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When I was in High School I was able to take music class and learn a REAL instrument (by that I mean something other than the recorder or grade school ukulele).

The first instrument I picked-up was the Baritone (like a Euphonium, but a smaller version). I loved it. Playing the baritone opened-up an entire universe to me that I had never imagined could exist. I felt my existence more powerfully when I played than any other time, except for when I was writing.

High School was extremely difficult for me, as I know it is for a lot of people. I ended-up depressed and suffered from many anxiety attacks and emotional/mental breakdowns. Playing and writing is where I found solace and safety.

In grade 10 we played a piece entitled “Campbell River Sketches”. There was something about the melody that just transported me to a better place. During this piece, I had the great privilege of playing a beautifully soaring solo. I can still remember it, note for note, to this day, as being one of the most fulfilling moments of my life.

And so, I decided that I wanted to be a professional musician.

When I expressed this to my teacher he told me that if I was serious I needed to switch from the baritone to the trombone. I did so and for the next year I practiced hour upon hour to become as good on the trombone as I had been on the baritone. My parents bought me a silent mute so I could play for hours on end without bothering them. I was so excited that I was on my way towards living a life doing the thing I loved so much.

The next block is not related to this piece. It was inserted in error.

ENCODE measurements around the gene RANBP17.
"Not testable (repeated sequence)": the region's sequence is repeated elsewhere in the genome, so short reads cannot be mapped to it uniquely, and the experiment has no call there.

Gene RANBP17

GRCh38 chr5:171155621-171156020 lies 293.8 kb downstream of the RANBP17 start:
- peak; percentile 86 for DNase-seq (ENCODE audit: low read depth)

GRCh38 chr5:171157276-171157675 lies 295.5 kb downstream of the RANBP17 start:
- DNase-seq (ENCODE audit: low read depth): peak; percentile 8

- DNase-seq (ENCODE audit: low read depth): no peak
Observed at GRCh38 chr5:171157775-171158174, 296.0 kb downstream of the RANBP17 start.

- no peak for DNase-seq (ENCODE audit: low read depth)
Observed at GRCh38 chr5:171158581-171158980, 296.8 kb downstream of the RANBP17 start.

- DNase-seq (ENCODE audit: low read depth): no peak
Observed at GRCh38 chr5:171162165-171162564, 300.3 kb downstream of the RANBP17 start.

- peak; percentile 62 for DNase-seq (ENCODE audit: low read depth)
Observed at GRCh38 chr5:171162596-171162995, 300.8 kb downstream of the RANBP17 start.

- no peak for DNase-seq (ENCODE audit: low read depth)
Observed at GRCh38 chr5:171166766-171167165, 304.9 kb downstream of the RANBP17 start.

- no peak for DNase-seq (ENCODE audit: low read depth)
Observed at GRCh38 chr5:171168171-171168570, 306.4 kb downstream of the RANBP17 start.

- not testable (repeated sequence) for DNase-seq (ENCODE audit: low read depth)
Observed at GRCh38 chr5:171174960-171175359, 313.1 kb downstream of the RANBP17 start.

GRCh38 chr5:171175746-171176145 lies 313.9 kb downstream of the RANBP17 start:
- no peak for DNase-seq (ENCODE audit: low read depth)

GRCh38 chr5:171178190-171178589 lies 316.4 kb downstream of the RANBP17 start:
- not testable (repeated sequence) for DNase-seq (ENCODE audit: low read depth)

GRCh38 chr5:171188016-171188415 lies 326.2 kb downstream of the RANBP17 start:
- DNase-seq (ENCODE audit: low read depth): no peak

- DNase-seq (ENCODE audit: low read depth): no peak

I arranged an audition at the University ‘of my choice’ (there will be more about this University stuff later) and all my spare time went into perfecting my 3 chosen pieces.

When it was time to audition, I beamed with confidence and pleasantry and played my musical selections excellently. However, I was completely unprepared for having to sit through theory tests, sight-reading, performing every scale imaginable and having to be able to listen to notes, intervals and chords and identify them.

When I didn’t get in to the music program, I was devastated. I had hoped that my glowing personality and the soaring tone of my trombone would have been enough for them to overlook the absolute failure I was at some of the theory.

I was accepted to the Arts program, but would never attend University (as I said, another story for another time-this post is about the music).

Here I am, almost 20 years later, and I still desperately wish that when I woke-up in the morning, after enjoying my cup of tea and toast, I would be grabbing my horn and heading to rehearsal.

I still wish that my evenings were filled with performing music with a professional orchestra/band/ensemble and emptying spit valves.

I feel sad for this loss every single day of my life.

I have found other ways to try and “make-up” for it: joining a community band, playing guitar at home, singing all the time, etc. But, it’s not the same.

Every day I ask myself how to reconcile living with the thought that things just didn’t turn-out the way I had wanted, hoped and expected them to.
How can I be ok with my desk job when my real dream is to be playing in an orchestra?

I think ‘if only this had been different…’

‘If only that had gone differently…’

‘If only someone had told me at the time…’

I don’t believe that everything happens for some great cosmic reason, or there is some great being out there pulling strings and moving things around like a giant chess board. I believe things happen because decisions are made and each decision carries consequences. My decisions have brought me here-to this place.

And, while I can find happiness in the life I have now (my gorgeous child being one bright spot), these things do not and cannot erase the fact that I still want(ed) my life to work-out one way, and it turned-out another.

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